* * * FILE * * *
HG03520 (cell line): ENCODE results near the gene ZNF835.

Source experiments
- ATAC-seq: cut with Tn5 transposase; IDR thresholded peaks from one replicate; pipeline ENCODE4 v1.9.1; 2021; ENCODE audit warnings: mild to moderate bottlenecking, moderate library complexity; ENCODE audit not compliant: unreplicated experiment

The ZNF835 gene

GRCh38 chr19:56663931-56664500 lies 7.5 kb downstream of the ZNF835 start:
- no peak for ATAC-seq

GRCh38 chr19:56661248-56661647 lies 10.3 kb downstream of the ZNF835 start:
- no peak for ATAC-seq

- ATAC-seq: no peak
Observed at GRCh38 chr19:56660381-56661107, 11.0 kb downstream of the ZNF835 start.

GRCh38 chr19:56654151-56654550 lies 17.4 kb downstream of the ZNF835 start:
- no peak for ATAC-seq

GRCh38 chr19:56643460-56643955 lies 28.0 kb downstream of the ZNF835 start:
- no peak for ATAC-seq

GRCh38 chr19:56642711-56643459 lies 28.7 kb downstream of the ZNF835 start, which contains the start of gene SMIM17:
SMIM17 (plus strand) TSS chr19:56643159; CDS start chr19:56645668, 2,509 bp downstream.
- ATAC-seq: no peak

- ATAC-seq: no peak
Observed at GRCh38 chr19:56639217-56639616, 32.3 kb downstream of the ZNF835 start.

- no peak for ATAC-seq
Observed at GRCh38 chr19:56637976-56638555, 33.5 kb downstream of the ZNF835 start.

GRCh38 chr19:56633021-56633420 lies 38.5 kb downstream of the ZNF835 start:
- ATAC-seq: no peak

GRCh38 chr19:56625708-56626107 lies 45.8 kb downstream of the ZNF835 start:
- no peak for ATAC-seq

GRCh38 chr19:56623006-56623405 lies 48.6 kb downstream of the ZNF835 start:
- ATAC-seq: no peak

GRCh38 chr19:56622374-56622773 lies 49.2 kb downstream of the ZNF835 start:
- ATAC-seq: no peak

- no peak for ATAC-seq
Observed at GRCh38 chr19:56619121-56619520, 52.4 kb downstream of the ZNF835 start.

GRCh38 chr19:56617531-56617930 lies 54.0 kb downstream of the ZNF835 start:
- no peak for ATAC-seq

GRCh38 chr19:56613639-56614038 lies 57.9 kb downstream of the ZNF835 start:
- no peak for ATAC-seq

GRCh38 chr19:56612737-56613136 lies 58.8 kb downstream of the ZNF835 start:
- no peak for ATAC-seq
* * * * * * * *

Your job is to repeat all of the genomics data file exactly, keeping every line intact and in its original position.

HG03520 (cell line): ENCODE results near the gene ZNF835.

Source experiments
- ATAC-seq: cut with Tn5 transposase; IDR thresholded peaks from one replicate; pipeline ENCODE4 v1.9.1; 2021; ENCODE audit warnings: mild to moderate bottlenecking, moderate library complexity; ENCODE audit not compliant: unreplicated experiment

The ZNF835 gene

GRCh38 chr19:56663931-56664500 lies 7.5 kb downstream of the ZNF835 start:
- no peak for ATAC-seq

GRCh38 chr19:56661248-56661647 lies 10.3 kb downstream of the ZNF835 start:
- no peak for ATAC-seq

- ATAC-seq: no peak
Observed at GRCh38 chr19:56660381-56661107, 11.0 kb downstream of the ZNF835 start.

GRCh38 chr19:56654151-56654550 lies 17.4 kb downstream of the ZNF835 start:
- no peak for ATAC-seq

GRCh38 chr19:56643460-56643955 lies 28.0 kb downstream of the ZNF835 start:
- no peak for ATAC-seq

GRCh38 chr19:56642711-56643459 lies 28.7 kb downstream of the ZNF835 start, which contains the start of gene SMIM17:
SMIM17 (plus strand) TSS chr19:56643159; CDS start chr19:56645668, 2,509 bp downstream.
- ATAC-seq: no peak

- ATAC-seq: no peak
Observed at GRCh38 chr19:56639217-56639616, 32.3 kb downstream of the ZNF835 start.

- no peak for ATAC-seq
Observed at GRCh38 chr19:56637976-56638555, 33.5 kb downstream of the ZNF835 start.

GRCh38 chr19:56633021-56633420 lies 38.5 kb downstream of the ZNF835 start:
- ATAC-seq: no peak

GRCh38 chr19:56625708-56626107 lies 45.8 kb downstream of the ZNF835 start:
- no peak for ATAC-seq

GRCh38 chr19:56623006-56623405 lies 48.6 kb downstream of the ZNF835 start:
- ATAC-seq: no peak

GRCh38 chr19:56622374-56622773 lies 49.2 kb downstream of the ZNF835 start:
- ATAC-seq: no peak

- no peak for ATAC-seq
Observed at GRCh38 chr19:56619121-56619520, 52.4 kb downstream of the ZNF835 start.

GRCh38 chr19:56617531-56617930 lies 54.0 kb downstream of the ZNF835 start:
- no peak for ATAC-seq

GRCh38 chr19:56613639-56614038 lies 57.9 kb downstream of the ZNF835 start:
- no peak for ATAC-seq

GRCh38 chr19:56612737-56613136 lies 58.8 kb downstream of the ZNF835 start:
- no peak for ATAC-seq